Glock sent us a Model 37 test gun in a nice plastic box with two extra mags (ten rounds), a padlock, a fired case, mag loader, and a polymer cleaning rod and bore brush. Gone is the flimsy plastic case of yore and good riddance to it.
Picture a Glock 17 with a slightly fatter slide and you'll get the idea of what the 37 is. It feels like, well, a Glock. I've never personally cared for that hump in the backstrap (and Robar and others can trim it nicely for you) but many with bigger hands love it dearly. The sights are plastic (polymer) and a notorious weak point, but you can get steel factory sights, or if you're smart, replace the whole shebang with XS "Big Dot" tritium sights and go to work. The 37 has a light rail and a Streamlight/Insight Technology M-3 Tactical Illuminator (complete with red LED for low-light poking around) fit nicely.
The 37 has a new "enhanced" extractor with a raised hump offering a visual and tactile (you can feel it) indication of whether there is a case in the chamber. Remember, this doesn't tell you whether it's loaded, simply that there is a case in the chamber. People forget that part. Frankly, the only way to know for sure if there is a loaded round in the chamber is to push the slide back far enough so you can see the bullet itself resting comfortably in the case.
The slide release is also of the newer version, with a raised bumpy thingy on it so your slippery, sweaty thumb can find it and release the slide. I think the best way to release a slide is to simply pull it back and then let it go. That gives you an even better chance at a successful chambering since the slide gets to travel its whole length, like it was designed to do. I look upon a slide release as simply a way to lock a slide back to render a pistol safe. But that's just my opinion.
Takedown is straight Glock. Empty it, point it in a safe direction (in case you didn't empty it), pull the trigger, move the slide back around a tenth of an inch, pull the little takedown buttons "down" with the other hand, and then take the slide off. It goes back together the same way, oddly enough, but in reverse.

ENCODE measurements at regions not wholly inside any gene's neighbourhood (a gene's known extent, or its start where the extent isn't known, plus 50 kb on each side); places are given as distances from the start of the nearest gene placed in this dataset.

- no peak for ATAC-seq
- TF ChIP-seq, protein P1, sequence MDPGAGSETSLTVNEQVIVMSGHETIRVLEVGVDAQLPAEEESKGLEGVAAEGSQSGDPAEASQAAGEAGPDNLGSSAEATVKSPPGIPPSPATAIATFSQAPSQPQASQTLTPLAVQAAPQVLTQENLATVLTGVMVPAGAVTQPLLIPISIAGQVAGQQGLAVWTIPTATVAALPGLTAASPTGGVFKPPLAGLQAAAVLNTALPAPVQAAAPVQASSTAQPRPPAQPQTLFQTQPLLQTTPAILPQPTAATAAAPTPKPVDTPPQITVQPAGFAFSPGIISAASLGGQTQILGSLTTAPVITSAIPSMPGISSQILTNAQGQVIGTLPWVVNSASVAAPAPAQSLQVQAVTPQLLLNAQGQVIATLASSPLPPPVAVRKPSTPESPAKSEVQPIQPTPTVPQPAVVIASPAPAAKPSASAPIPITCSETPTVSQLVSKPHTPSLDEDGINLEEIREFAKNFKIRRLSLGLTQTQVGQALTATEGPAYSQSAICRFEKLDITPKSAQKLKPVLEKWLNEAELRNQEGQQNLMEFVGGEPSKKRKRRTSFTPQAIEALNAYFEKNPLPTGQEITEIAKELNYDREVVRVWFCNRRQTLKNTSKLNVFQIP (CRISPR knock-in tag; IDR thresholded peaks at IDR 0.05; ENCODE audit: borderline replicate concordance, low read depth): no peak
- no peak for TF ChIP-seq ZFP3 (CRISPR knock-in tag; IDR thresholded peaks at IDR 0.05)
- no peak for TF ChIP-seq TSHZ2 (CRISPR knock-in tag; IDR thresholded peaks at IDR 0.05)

We scammed some ammo from Speer and Winchester and shot the new 37. I was fortunate to shoot the very first 37 out of the factory a while ago and thought "Hmmm... feels like a .40 and shoots like a .40." So, I was wondering if the new 230-grain stuff from Winchester would make much difference. It did.
Recoil was very much .45-ish but still controllable, and the smaller grip profile made it all much easier to manage. Accuracy was on the money with around three-inch groups at 20 yards. We could probably have done better but the trigger pull was a measured five-to-seven pounds and varied a bit from let-off to let-off.
Overall ergonomics were straight Glock and the Glock carriers in our test group were right at home. A new Bianchi Model 82 Carry Lok concealment rig worked just fine and holster work showed the Model 37 to behave itself nicely. It ran just fine during the exactly 250 rounds we fired through it. That's not an extensive ordeal, but at the time of our test ammo was still a bit on the scarce side.
At about 25 ounces by our cheap kitchen scale (our test gun was so new factory specs weren't out yet) the 37 is lightweight and feels pretty good. It's much handier than the full-sized Glock 21 .45 ACP model and a bit bigger than the svelte Glock 17 and 19 9mm versions. A good compromise, we'd say. Recoil felt very .40 S&W with the 200-grain loads and a bit more with the 230s, but nothing was untoward.
IMPORTANT NOTE HERE: Do not shoot the .45 GAP in .45 ACP chambered pistols. It's not intended to be a "light" load for a .45 ACP. While it will chamber and indeed may fire (the case rim might be held by the extractor). It is a very, very bad idea. Just say no.
The 37 is typical Glock in every respect, so other than caliber, there should be no surprises to anyone who knows Glock. As far as caliber goes, it seems to run fine and offers .45 ACP-like performance in a slightly smaller package.
Perhaps the biggest "what-if" involved here, is if any other makers will embrace the new caliber. If so, we'll see medium-framed .45 GAP pistols (think Kahr and the like) and that might be interesting news. Still, we're not sure this is as big news as the .40 S&W and it will be a long haul before agencies make the commitment to adopt the .45 GAP in quantity. Not because it's not a good idea, but simply because it is a "new" idea.
Caliber: Proprietary .45 GAP
Barrel Length: 3.25 inches (from end of chamber)
Overall Length: 7.3 inches
Weight: Around 25 ounces
Height: 5.2 inches
Width: 1.13 inches (same as Model 36)
Capacity: 10 rounds
Trigger Pull: 5 to 7 pounds as tested
Sights: Fixed, polymer
Safety: Three, internal
Price: $569 MSRP
Roy Huntington is the editor of American Handgunner magazine and a
long-time member of the Police Advisory Board.